I don't know how they do math in England, but here in the states, that adds up
to $21,000
TJ
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Re: Poll: What is your basic income need (floor) in retirement?
Old 05-09-2007, 08:09 AM   #97
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Re: Poll: What is your basic income need (floor) in retirement?

Quote:
I don't know how they do math in England, but here in the states, that adds up
to $21,000
TJ
But feeling richer already...
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Re: Poll: What is your basic income need (floor) in retirement?
Old 05-09-2007, 08:43 AM   #98
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Re: Poll: What is your basic income need (floor) in retirement?

Quote:
Originally Posted by teejayevans
I don't know how they do math in England, but here in the states, that adds up
to $21,000
$21,000 in expenses, plus a $9000 pounds-to-US dollar foreign exchange fee.
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Re: Poll: What is your basic income need (floor) in retirement?
Old 05-09-2007, 09:47 AM   #99
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Re: Poll: What is your basic income need (floor) in retirement?

Quote:
Originally Posted by loosechickens
well, that certainly wasn't my intent, although it may have come across that way, because I did find them really surprising.

My apologies if any felt disparaged....if it makes you feel better, you can disparage mine for being so chintzy. ;-)

LooseChickens
Actually it's all relative..........

My college roommate from years ago and lifelong friend would puke at all the stuff you have and the excessive consumption you demonstrate! He likes to do contract work around the country and moves from efficiency apartment to efficiency apartment with everything he owns in the back of his Subaru station wagon.

A number of years ago, I suggested he could use a class A RV as his home to accomodate his itinerant life style. Big mistake! I then received an hour lecture on the waste of occupying something so huge and wasteful and that would allow one to accumulate SO MUCH STUFF!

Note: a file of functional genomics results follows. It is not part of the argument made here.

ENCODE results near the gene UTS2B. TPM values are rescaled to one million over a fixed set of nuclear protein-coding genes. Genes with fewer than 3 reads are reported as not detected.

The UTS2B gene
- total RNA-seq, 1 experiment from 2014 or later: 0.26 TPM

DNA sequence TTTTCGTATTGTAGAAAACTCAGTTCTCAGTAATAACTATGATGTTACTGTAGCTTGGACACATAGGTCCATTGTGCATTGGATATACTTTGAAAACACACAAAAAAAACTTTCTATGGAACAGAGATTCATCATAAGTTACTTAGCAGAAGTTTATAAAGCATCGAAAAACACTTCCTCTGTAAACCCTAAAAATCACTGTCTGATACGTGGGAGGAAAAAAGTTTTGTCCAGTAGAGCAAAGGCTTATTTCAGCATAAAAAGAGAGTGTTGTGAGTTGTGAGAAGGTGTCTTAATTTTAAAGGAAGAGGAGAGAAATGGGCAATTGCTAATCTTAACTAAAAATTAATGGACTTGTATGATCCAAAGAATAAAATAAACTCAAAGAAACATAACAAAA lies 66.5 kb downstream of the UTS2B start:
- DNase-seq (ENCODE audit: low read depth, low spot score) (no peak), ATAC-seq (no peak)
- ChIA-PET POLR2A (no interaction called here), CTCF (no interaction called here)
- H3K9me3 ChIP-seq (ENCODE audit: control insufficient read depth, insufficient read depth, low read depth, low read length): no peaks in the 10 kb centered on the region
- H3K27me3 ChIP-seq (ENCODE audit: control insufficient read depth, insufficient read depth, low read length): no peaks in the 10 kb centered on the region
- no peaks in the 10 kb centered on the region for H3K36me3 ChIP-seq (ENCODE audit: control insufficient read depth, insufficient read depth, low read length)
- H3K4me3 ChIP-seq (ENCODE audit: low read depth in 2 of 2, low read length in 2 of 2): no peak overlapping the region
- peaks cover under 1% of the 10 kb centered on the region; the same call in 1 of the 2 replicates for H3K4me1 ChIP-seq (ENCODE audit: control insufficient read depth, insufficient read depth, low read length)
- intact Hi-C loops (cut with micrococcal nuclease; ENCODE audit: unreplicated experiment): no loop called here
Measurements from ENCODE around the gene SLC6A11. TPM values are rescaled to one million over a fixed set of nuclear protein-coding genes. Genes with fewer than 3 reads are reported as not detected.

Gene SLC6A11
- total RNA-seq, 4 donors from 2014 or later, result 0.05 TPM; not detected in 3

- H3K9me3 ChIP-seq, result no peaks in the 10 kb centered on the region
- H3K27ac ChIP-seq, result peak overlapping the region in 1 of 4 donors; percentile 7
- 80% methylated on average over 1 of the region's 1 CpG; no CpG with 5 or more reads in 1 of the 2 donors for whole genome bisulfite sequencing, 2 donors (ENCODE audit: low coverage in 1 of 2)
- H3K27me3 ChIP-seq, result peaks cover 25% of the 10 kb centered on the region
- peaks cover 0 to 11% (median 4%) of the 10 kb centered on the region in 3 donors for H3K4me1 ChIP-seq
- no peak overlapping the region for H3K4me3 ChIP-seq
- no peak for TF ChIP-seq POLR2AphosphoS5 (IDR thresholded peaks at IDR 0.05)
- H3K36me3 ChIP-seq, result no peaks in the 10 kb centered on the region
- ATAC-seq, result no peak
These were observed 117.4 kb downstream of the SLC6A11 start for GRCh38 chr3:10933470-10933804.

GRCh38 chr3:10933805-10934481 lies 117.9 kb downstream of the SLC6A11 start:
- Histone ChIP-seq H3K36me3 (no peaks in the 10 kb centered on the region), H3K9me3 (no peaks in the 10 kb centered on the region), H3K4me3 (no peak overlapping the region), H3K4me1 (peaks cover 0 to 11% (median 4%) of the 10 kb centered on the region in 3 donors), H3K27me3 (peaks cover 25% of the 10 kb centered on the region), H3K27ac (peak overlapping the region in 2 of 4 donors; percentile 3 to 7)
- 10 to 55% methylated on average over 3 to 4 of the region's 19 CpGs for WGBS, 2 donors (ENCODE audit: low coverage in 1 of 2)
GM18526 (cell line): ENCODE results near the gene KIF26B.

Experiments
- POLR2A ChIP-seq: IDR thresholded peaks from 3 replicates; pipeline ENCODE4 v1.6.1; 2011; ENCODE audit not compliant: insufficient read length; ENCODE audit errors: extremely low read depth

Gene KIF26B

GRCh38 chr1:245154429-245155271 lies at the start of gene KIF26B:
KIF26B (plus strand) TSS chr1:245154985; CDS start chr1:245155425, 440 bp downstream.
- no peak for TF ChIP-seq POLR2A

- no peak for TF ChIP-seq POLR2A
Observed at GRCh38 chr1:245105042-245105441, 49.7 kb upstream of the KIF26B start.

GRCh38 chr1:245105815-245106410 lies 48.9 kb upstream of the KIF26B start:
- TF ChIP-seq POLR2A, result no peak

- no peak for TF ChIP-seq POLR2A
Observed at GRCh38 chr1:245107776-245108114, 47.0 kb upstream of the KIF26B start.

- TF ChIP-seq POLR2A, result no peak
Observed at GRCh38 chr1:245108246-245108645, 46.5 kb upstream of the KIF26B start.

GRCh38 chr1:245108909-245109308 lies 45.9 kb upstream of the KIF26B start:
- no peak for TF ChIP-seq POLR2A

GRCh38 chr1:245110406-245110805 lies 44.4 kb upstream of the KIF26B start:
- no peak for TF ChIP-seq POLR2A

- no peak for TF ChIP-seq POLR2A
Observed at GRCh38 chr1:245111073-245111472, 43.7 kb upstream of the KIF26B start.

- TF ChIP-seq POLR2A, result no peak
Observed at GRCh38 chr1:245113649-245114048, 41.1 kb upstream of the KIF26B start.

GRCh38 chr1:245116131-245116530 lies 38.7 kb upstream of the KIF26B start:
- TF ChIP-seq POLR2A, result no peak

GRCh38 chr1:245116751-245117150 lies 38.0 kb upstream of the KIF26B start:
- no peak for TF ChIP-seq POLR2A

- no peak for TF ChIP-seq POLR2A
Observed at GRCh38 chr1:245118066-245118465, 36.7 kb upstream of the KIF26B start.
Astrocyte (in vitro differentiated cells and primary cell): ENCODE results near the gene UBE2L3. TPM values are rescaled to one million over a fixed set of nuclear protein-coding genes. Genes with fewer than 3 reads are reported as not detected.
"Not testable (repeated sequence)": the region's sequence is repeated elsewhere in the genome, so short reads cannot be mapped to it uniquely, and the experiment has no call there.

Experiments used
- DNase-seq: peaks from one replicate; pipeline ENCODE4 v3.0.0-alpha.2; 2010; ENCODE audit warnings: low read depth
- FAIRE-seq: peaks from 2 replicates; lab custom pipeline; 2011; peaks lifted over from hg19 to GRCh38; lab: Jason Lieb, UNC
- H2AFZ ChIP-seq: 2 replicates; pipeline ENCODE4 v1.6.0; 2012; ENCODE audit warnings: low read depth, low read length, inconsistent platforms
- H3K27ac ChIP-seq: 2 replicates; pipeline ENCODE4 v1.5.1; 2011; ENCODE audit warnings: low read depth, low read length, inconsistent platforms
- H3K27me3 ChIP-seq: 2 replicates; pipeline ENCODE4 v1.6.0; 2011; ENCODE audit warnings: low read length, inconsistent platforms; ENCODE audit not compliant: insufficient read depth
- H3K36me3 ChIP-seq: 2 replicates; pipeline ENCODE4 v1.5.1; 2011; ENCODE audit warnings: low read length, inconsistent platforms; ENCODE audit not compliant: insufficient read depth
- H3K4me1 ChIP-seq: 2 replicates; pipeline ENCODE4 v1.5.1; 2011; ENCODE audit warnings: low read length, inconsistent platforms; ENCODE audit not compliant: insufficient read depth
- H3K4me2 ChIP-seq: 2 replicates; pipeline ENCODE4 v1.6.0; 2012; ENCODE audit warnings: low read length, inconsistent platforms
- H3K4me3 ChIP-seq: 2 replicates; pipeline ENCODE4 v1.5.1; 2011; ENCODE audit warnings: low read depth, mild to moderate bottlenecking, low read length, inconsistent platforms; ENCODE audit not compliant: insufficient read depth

Everything is relative! By comparison, you're not chintzy, you're a wasteful and extravagent spender!



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Re: Poll: What is your basic income need (floor) in retirement?
Old 05-09-2007, 10:08 AM   #100
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Re: Poll: What is your basic income need (floor) in retirement?

I hadn't been following this thread and finally read it all at once this morning. Interesting stuff.

One note....... All the examples are useful and interesting in themselves but can't be compared to each other. Strictly apples to oranges. Many folks aren't including the value of free or subsidized health insurance, depreciation expense on owned capital items (including RV's) that are utilized to keep current, out-of-pocket expenses down, opportunity costs (including the opportunity cost of owning your home), the fair value of bartered goods or services, etc.

For the folks who can live on $10K........ Congratulations! Health insurance for DW and myself costs us almost that much! If you get free/subsidized health insurance and aren't counting the equivalent value in your budget estimates, you don't understand how budgeting and cost comparisons work!